Environment Agency enforcement officers and North Wales Police have staged an operation to stop illegal cockle picking on the Dee Estuary.
Officers used night vision binoculars to clampdown on illegal cocklers
The overnight clampdown on Wednesday followed reports that gangs of pickers had returned there even though the cockle beds are officially closed.
Illegal cockle picking had taken place there this week, according to reports.
Nearly 1,000 tonnes of cockles were gathered during a temporary lifting of the ban in the summer.
On Wednesday night teams of Environment Agency officers, some using night vision binoculars, were deployed along a three-mile stretch of the estuary near Holywell.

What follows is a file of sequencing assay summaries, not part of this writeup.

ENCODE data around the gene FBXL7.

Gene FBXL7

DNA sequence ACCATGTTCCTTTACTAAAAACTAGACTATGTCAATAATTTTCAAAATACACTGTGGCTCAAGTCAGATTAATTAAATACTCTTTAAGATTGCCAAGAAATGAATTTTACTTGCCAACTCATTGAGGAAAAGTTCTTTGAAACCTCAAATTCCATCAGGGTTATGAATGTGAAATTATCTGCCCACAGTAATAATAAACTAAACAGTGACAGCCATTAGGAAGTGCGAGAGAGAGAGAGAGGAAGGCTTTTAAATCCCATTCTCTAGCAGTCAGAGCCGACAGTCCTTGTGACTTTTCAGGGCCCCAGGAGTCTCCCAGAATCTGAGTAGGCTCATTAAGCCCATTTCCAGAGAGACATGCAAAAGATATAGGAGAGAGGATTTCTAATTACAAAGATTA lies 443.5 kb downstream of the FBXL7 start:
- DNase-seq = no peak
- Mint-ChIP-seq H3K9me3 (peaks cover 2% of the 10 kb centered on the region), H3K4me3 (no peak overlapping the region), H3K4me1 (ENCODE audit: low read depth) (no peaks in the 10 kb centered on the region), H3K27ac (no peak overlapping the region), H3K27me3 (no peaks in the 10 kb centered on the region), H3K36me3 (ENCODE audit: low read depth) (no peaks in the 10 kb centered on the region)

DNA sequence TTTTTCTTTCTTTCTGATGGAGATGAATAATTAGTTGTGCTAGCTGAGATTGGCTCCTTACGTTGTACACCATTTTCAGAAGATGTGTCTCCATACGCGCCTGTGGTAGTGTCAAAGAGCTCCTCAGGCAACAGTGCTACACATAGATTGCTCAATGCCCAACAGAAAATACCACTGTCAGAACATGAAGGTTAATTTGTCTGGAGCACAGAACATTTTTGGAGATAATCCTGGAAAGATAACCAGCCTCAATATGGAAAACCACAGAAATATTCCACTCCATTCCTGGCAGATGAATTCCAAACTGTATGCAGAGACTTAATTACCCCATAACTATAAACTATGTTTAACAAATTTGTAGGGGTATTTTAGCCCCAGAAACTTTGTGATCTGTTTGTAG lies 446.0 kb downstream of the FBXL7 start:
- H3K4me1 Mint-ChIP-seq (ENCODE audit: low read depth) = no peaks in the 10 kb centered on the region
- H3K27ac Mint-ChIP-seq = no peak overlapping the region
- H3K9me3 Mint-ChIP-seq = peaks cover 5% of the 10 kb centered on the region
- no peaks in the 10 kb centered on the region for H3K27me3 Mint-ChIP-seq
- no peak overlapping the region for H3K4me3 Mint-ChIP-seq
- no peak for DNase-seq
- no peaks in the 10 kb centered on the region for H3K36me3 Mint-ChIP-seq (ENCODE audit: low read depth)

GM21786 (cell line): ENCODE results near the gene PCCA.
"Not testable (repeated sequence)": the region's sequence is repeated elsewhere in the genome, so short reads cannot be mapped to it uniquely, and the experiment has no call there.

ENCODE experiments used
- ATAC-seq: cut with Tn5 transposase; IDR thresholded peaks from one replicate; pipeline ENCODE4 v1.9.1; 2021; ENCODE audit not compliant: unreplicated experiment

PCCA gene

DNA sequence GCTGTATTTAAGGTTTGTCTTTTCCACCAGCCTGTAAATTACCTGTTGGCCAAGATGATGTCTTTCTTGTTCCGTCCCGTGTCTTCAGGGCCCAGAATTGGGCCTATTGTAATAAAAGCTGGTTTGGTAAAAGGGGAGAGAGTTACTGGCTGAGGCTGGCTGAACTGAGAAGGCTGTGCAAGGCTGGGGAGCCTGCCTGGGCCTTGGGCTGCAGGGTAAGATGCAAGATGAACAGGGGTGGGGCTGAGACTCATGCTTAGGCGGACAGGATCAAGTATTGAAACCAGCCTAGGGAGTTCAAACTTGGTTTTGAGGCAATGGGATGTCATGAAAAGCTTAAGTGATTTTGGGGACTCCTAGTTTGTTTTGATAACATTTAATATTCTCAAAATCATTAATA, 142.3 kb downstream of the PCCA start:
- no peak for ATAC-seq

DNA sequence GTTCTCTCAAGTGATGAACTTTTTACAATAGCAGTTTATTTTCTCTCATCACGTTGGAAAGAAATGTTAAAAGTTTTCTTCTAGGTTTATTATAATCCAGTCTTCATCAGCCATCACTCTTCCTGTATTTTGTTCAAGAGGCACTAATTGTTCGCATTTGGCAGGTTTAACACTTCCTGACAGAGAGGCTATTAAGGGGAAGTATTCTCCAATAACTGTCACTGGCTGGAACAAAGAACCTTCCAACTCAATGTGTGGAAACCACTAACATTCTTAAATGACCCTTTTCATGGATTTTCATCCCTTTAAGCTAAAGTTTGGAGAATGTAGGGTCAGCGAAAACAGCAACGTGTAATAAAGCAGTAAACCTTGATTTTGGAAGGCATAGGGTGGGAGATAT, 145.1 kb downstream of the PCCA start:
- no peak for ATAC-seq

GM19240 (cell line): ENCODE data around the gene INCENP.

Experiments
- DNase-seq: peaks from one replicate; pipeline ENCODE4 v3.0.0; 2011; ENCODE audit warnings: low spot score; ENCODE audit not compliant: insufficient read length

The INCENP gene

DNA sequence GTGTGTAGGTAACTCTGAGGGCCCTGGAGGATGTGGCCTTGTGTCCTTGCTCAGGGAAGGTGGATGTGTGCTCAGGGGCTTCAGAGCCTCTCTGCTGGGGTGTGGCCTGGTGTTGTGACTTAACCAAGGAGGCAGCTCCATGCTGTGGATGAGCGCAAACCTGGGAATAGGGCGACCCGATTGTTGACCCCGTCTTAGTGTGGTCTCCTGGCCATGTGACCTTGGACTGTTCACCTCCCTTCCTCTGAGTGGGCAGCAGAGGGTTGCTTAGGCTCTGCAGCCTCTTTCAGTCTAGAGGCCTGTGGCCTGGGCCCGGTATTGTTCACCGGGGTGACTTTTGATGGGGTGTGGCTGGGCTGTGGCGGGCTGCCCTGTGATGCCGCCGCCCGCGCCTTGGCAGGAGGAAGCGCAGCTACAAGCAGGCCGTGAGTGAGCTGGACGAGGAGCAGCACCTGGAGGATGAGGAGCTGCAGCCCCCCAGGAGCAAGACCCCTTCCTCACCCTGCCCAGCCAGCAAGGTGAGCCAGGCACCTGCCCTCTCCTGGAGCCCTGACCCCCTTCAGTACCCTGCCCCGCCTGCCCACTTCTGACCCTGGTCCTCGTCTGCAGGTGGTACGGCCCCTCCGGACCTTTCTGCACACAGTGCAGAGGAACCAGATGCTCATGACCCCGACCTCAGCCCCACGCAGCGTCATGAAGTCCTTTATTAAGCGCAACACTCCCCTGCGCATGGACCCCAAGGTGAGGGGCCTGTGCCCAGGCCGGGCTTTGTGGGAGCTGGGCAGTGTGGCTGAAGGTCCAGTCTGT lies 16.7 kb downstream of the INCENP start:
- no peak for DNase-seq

They were backed up from the air by the North Wales force helicopter.
Cocklers travelled great distances for a lifting of the ban this summer
The aim on this occasion was to deter the pickers and no arrests were made.
However, agency enforcement officers said they would return to repeat the operation on Thursday night to try to deter the gangs, who can clear several thousand pounds worth of the shell fish in one night.
In July hundreds of fisherman returned legally to the Dee Estuary when the cockle beds were opened for three days.
Around 1,000 tonnes of the shell fish were harvested.
Cocklers came from as far away as Scotland and Poland to take advantage of the relaxation.
Before that, cockle picking had been suspended for two years on the Dee Estuary because of a decline in numbers of the shellfish.
Hundreds of licences were issued to the cocklers but the environment agency confirmed at the time that there would be no further cockle fishing in the estuary this year.
The agency said it had applied to the Welsh Assembly Government and Defra for permission to introduce laws to limit the number of licences to 50 and charge a fee for the permits.